Mom style typical Oriya mutton curry
Mom style typical Oriya mutton curry
Orissa is a state rich of culture, greenery and tradition. It has a glorious history spanning a period of over 2000 years. Whether it is the holy rathyatra of Lord Jagannath at Puri, or the vibrance of Konark's Sun temple, the caves of Jainism or the monasteries of Buddhism in Khandagiri and Udaigiri, the exquisite patachitras of Raghurajpur or the colourful handicrafts of Pipili, the weaver's magic of Sambalpur or the stone craving and silver filigree... Orissa has kept alive the richness of its gorgeous past.
Typical cuisine of Orissa is easy simple and delicious. Rice is the staple diet of the people here unlike the northern and western states where roti or chapatti is the staple diet. Vegetables are grown plentifully and form a part of Orissan diet. But the foremost part of the diet in Orissa, besides rice and vegetables, is fish and other seafood delicacies like prawns, crabs and lobsters as they are available in abundance due to the never-ending coastline of the state. Amongst them, the most prevalent diet is that of fish starting from Rohu, Bhakura (sweet water fishes) to Promfret and Hilsha. I remember my mother narrating her childhood memories about how she used to have fish in all her meals almost every day.
I was born in Orissa but was never bought up in a traditional oriya family. My father moved out of Orissa for work , n with him moved out our chances of undergoing a ‘classic’ oriya brought up. But, in spite of us being away from our oriya roots, my mother did an awesome job making us feel closer to our ‘roots’ in every way possible. She made us talk our mother tongue at home and made us celebrate every festival in the oriya calendar along with all other festivals. One thing remained unchanged in our modified oriya home though n that was out love for typical oriya delicacies. In a typical oriya family its always about good food and lots of food our family was no less. We craved for sea-food and mutton on every occasion. My mom would look for reasons to cook delicacies like crab, shrimp, fish or mutton in a mouth-watering red curry. Our ideal Sunday lunch was always mutton curry or ‘mansa tarkari’ as called it in oriya. There used to often be a debate between our parents as to who would cook the Sunday mutton curry. My mom would cook it in a traditional oriya style but my dad loved making few modifications in the same. So, the decision would often come to me and my sister as to which curry would we prefer for lunch. We no doubt loved our mom’s red curry, but sometimes we would feel for dad’s enthusiasm to cook and hence would give in.
Mutton lovers will agree with me that buying the right tender mutton is an art which was mastered by our dads. Every Sunday he would rush to the local mutton shop as early as he can get up to grab the best of ‘khasi mansa’ (the variety which was known to be the best). This mutton was deep-red, juicy and tender and was not chewy at all and would get cooked easily. Customarily he would get assorted pieces which included the liver, the marrow and the chops but one could choose from either getting only chops, or brain or liver or keema.
Mutton or goat meat can be made in more ways than we can think of, but traditionally my mom would hate trying any other recipe. I guess none of us to resist the temptation of an awesome red curry with soft mutton pieces and aaloo (potato).
I want to share with you our favorite Mutton curry recipe (mom’s style). This would go out to all those of you who were craving for a home-made mutton curry which you once had somewhere, some place in east India and didn’t know how to make it.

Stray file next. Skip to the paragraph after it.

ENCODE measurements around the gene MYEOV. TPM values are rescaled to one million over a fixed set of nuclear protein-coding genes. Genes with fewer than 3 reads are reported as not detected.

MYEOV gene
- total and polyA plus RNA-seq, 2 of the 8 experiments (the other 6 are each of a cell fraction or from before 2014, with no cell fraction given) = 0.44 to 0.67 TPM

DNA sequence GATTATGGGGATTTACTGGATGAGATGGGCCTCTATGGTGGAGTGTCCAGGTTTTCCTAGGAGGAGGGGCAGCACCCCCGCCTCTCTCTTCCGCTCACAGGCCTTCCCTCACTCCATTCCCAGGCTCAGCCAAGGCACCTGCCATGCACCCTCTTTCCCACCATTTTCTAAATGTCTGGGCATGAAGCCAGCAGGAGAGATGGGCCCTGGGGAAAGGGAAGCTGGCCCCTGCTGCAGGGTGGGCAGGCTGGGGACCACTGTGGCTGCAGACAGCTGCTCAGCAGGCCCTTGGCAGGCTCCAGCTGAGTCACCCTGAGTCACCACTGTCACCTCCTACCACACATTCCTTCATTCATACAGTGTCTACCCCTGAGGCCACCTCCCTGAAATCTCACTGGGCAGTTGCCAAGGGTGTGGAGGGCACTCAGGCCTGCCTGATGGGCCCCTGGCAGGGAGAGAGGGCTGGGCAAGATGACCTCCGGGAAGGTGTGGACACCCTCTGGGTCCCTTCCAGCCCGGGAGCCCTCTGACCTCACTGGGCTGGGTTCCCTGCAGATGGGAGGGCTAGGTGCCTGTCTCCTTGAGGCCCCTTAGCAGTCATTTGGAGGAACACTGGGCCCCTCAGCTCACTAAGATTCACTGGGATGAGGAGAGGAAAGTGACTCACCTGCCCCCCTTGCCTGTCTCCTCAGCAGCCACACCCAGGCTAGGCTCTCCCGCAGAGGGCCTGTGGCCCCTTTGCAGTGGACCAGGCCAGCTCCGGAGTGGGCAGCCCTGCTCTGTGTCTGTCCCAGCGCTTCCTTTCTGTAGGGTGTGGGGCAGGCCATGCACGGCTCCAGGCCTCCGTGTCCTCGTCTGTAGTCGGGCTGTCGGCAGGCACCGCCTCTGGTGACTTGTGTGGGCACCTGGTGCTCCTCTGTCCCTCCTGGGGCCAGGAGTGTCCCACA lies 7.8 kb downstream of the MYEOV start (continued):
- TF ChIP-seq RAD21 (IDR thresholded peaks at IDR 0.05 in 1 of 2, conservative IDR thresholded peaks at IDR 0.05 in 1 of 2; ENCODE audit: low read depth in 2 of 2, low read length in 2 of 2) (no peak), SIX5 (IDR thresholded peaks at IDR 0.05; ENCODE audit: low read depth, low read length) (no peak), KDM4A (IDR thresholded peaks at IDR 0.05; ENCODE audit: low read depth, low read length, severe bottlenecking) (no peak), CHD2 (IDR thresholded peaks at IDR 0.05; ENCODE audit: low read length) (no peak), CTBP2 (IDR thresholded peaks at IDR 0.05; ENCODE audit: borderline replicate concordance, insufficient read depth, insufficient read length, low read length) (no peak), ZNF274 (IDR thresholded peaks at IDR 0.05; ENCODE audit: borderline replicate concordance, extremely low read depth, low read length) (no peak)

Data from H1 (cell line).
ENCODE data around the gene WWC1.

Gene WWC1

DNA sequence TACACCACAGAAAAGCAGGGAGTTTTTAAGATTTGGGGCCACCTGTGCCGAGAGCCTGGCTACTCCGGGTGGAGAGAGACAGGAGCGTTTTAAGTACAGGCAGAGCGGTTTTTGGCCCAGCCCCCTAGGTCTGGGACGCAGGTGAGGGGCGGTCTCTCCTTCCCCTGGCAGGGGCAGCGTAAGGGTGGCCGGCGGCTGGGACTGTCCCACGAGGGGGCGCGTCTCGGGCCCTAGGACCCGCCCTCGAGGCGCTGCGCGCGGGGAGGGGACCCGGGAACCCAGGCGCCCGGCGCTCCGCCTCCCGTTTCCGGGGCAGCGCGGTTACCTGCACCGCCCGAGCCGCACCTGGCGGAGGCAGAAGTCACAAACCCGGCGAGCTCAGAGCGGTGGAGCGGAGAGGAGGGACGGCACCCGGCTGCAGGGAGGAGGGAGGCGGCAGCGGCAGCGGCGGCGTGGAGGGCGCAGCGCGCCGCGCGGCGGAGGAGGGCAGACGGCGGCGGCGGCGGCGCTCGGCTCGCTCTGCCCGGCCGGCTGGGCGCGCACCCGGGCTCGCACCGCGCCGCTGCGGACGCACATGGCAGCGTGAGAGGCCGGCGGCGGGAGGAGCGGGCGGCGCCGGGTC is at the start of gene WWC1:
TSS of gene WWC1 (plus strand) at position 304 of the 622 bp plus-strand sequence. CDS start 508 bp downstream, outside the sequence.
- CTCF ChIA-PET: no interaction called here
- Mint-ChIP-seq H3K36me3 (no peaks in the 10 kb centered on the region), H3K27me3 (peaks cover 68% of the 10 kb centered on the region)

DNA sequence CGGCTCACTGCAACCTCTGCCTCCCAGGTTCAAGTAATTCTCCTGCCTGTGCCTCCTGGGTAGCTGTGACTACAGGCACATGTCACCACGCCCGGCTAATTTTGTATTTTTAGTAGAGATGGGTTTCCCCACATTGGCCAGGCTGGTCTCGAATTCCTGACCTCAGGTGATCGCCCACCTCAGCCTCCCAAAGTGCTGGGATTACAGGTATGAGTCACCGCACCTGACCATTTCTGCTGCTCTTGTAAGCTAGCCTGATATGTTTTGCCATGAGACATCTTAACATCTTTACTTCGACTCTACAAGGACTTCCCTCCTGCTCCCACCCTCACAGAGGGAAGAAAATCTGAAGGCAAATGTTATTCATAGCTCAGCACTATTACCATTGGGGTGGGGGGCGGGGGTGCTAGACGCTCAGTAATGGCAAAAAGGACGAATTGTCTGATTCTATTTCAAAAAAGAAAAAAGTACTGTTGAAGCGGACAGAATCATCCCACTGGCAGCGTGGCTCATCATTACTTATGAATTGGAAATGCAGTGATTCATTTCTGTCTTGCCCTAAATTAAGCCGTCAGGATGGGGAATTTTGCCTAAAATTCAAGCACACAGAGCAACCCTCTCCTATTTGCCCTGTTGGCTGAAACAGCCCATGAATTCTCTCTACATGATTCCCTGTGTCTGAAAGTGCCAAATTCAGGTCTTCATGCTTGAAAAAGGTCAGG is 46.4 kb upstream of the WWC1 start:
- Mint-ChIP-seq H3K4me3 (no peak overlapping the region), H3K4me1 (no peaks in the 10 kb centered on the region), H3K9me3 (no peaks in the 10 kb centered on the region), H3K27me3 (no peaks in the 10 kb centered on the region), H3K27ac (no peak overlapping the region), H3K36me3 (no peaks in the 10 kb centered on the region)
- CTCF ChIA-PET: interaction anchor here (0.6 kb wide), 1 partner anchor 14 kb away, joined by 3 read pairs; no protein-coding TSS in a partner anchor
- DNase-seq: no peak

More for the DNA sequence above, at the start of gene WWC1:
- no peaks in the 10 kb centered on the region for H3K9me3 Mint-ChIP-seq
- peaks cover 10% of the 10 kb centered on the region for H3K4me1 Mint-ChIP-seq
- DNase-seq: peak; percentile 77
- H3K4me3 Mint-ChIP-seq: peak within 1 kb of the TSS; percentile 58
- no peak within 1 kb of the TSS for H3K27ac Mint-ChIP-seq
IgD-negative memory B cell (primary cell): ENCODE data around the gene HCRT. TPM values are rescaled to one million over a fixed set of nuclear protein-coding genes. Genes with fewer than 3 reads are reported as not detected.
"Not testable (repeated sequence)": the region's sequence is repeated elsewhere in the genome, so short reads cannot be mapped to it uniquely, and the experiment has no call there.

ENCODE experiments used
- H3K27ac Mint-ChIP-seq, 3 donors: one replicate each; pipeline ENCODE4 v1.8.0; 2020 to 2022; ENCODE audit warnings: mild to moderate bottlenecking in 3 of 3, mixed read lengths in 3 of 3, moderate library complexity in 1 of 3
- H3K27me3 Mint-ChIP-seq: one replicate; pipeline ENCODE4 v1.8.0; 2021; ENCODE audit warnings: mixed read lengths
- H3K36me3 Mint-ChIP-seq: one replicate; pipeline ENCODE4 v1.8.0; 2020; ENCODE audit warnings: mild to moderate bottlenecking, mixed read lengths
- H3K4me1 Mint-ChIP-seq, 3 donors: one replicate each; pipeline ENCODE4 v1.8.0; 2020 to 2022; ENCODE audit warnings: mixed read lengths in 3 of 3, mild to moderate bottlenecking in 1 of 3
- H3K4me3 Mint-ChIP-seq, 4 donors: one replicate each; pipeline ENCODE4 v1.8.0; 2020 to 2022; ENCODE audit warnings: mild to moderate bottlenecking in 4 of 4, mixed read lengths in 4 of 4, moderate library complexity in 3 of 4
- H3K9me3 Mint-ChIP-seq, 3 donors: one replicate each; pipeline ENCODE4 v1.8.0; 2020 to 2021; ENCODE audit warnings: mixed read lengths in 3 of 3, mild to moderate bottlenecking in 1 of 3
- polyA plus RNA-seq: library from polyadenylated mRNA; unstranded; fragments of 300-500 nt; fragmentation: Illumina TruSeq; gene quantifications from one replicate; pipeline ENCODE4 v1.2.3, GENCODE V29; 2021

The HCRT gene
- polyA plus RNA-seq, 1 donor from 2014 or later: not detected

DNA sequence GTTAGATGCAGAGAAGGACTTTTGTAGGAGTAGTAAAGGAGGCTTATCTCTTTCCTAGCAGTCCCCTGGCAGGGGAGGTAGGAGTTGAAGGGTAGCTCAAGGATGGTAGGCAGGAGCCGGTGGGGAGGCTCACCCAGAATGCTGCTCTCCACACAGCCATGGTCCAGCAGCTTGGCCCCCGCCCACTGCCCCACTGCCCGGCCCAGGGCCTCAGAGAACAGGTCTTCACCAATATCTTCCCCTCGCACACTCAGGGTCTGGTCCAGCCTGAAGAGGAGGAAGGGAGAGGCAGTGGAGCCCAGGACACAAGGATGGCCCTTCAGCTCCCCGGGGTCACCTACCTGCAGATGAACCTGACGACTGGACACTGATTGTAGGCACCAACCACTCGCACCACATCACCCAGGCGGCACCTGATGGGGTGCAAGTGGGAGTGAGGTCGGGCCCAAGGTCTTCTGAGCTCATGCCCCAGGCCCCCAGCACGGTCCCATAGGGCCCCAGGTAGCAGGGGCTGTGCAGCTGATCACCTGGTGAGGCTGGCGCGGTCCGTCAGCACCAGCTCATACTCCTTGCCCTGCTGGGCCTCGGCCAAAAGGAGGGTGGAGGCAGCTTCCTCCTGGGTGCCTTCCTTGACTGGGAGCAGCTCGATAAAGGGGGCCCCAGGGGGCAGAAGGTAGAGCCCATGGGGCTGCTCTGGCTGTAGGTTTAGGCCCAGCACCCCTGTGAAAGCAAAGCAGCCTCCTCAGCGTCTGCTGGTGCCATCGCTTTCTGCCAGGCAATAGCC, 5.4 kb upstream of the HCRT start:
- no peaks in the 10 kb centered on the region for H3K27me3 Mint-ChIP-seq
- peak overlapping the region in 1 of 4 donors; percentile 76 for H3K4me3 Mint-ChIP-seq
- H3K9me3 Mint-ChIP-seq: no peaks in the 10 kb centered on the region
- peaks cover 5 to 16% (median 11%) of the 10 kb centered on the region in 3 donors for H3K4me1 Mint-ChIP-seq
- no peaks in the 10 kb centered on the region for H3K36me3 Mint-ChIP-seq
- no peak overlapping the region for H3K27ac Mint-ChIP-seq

~ 1 kg tendor mutton cut in 1” pcs
~ 3 medium sized potato peeled and cut into halves
~ 3 tbsp Mustard Oil for cooking (can use sunflower/canola oil instead)
~ 3 medium sized onions
~ 8 -10 cloves of garlic minced
~ 1” ginger minced
~ 1 bay leaf
~ ½” cinnamon stick
~ 3 cloves
~ 1 tsp cinnamon powder
~ 1 tsp Garam Masala or meat masala
~ ½ tsp sugar
~ Salt to taste
~ ¼ tsp Haldi (turmeric)
~ ½ tsp red-chilli powder (or as desired)
~ 1 small tomato pureed or diced
~ 1 dry red chili
~ Marinate the mutton with 1 tsp turmeric powder, ½ tsp salt and keep aside
~ Make a smooth paste of onion, ginger and garlic
~ Heat up a Kadhai or any heavy bottom Pan, preferably a non-stick pan which would marginally reduce the amount of oil used.
~ Add 2-3 tbsp of cooking oil
~ Add a dry red chilly, cinnamon stick, cloves and bay-leaf
~ Add sugar to it ( as it gives colour to the gravy)
~ Add the onion paste and cook it till translucent (abt 5-7 mins)
~ Add ginger-garlic paste and cook it well
~ Add turmeric, garam masala, red chili powder and salt
~ When the above paste starts to leave oil, add the tomato puree and roast well
~ Add the marinated mutton at this point and stir well so tht the masala blends in with the mutton.
~ Add cinnamon powder to the mutton
~ Cook the mutton on medium heat with occasionally stirring till oil starts to separate and you can smell the aroma
~ Add in the tomatoes (alternatively u can sauté the tomato in oil separately and add at the end)
~ Transfer the above mixture to a pressure cooker and add water till it covers the mutton. ( the amount of water depends on the thickness of the gravy preferred)
~ Cook it till the cooker blows a whistle, then lower the flame to low and let it cook for 15-20 mins or till the mutton is cooked
~ Open the cooker only when the pressure settles down and check for tenderness of the mutton, consistency of the gravy and salt.
~ Alternatively, you can take the pressure out after one whistle, remove the potatoes from the mutton, since the potatoes cook faster and re-pressure the mutton for 15-20 mins on low flame.
Garnish it with cilantro if desired and serve hot with steamed rice.
Hope you all try it at home and relish it. More from my oriya kitchen coming soon. Give me your feed backs or let me know if you liked/disliked it.